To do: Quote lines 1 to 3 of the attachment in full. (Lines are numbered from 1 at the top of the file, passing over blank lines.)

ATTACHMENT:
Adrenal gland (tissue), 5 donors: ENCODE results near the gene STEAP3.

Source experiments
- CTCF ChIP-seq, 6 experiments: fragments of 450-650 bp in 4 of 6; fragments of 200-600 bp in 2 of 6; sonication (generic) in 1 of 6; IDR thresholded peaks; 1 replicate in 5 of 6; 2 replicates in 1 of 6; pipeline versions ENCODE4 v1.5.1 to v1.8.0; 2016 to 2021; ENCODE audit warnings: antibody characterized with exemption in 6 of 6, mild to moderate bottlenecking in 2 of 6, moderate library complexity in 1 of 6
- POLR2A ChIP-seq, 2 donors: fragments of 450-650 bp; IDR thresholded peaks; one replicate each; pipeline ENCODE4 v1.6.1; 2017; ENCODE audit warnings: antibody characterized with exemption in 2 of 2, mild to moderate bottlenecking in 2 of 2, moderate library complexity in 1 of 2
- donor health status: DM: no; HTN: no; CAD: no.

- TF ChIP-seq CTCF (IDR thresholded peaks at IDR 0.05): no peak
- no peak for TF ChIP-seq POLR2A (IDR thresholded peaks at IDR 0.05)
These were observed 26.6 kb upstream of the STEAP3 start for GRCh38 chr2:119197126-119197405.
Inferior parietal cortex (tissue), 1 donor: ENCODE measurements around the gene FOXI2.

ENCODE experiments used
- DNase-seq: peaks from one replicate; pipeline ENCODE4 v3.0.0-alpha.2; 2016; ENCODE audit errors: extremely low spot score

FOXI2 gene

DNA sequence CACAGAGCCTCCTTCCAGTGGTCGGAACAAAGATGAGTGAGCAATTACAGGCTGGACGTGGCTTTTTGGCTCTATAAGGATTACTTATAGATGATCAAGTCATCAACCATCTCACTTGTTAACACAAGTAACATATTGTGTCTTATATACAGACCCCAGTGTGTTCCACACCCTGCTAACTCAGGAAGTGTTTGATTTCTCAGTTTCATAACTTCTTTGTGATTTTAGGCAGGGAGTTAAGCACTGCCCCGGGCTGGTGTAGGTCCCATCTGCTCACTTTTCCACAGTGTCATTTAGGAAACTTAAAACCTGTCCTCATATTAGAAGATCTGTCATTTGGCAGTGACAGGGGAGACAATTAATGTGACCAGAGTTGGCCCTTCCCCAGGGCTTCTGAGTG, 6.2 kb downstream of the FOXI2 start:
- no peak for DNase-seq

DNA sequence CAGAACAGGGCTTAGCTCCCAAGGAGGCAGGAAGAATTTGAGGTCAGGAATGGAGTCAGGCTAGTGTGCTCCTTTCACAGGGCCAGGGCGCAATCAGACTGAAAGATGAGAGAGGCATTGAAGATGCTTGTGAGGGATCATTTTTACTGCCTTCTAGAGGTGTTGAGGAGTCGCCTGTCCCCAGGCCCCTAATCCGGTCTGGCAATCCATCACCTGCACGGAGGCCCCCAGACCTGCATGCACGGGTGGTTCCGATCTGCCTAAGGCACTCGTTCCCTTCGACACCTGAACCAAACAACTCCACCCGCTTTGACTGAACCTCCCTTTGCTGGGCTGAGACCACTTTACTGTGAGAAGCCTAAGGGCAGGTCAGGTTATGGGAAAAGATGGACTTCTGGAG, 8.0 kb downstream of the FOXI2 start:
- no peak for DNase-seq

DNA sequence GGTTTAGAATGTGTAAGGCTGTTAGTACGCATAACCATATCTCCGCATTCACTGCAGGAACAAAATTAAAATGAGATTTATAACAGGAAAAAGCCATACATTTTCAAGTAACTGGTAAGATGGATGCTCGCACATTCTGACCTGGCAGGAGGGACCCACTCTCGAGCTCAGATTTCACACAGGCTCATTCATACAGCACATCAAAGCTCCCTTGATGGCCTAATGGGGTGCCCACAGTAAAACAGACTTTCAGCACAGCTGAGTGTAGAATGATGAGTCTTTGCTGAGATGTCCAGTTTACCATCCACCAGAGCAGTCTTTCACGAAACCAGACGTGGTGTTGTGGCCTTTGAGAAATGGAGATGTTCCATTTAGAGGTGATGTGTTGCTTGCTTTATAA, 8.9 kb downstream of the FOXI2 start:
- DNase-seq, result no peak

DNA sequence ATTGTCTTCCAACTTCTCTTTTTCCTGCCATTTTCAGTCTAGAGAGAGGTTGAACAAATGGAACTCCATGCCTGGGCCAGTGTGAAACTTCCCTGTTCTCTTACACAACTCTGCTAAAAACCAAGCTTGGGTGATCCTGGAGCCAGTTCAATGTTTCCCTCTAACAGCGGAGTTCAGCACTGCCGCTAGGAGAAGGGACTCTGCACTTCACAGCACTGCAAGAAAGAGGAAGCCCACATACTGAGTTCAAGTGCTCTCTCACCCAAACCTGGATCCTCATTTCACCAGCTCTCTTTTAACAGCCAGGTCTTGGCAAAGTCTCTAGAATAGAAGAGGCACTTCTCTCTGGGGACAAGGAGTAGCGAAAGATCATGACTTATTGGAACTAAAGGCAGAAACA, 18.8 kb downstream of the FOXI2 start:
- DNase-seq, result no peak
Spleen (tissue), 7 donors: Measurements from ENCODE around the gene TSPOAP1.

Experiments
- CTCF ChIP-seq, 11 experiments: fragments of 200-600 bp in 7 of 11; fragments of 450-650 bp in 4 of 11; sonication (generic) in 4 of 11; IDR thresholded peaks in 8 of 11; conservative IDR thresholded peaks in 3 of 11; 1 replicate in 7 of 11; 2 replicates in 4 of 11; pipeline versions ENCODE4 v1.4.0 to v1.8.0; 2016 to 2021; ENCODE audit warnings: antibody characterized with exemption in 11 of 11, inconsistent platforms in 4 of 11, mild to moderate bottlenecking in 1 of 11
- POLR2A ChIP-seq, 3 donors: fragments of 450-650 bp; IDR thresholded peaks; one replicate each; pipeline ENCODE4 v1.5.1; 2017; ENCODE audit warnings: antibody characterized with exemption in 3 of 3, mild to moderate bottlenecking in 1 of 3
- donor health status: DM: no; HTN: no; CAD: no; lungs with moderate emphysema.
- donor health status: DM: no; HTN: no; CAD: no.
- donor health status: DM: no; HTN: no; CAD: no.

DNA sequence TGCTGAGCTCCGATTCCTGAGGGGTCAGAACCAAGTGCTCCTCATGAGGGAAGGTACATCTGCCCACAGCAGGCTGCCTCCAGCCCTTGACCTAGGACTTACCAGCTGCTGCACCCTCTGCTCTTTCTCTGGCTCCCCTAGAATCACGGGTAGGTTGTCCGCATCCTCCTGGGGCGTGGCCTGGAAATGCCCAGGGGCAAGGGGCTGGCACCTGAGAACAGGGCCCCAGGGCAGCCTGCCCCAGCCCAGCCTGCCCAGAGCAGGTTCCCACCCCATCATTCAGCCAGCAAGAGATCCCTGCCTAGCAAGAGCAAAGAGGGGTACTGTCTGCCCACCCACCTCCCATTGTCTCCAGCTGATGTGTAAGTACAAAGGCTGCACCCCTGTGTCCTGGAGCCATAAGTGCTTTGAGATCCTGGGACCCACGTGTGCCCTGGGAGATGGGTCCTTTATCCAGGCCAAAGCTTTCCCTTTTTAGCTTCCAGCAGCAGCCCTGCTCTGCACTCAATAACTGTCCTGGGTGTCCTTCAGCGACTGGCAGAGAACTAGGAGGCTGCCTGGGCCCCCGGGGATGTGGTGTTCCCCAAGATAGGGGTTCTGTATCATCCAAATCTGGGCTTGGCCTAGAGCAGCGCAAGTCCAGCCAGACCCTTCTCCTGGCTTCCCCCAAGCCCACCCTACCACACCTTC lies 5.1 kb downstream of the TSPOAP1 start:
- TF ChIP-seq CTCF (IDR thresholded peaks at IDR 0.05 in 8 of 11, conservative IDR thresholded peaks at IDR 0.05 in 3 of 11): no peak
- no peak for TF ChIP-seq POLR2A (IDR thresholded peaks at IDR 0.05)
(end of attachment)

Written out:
Adrenal gland (tissue), 5 donors: ENCODE results near the gene STEAP3.

Source experiments
- CTCF ChIP-seq, 6 experiments: fragments of 450-650 bp in 4 of 6; fragments of 200-600 bp in 2 of 6; sonication (generic) in 1 of 6; IDR thresholded peaks; 1 replicate in 5 of 6; 2 replicates in 1 of 6; pipeline versions ENCODE4 v1.5.1 to v1.8.0; 2016 to 2021; ENCODE audit warnings: antibody characterized with exemption in 6 of 6, mild to moderate bottlenecking in 2 of 6, moderate library complexity in 1 of 6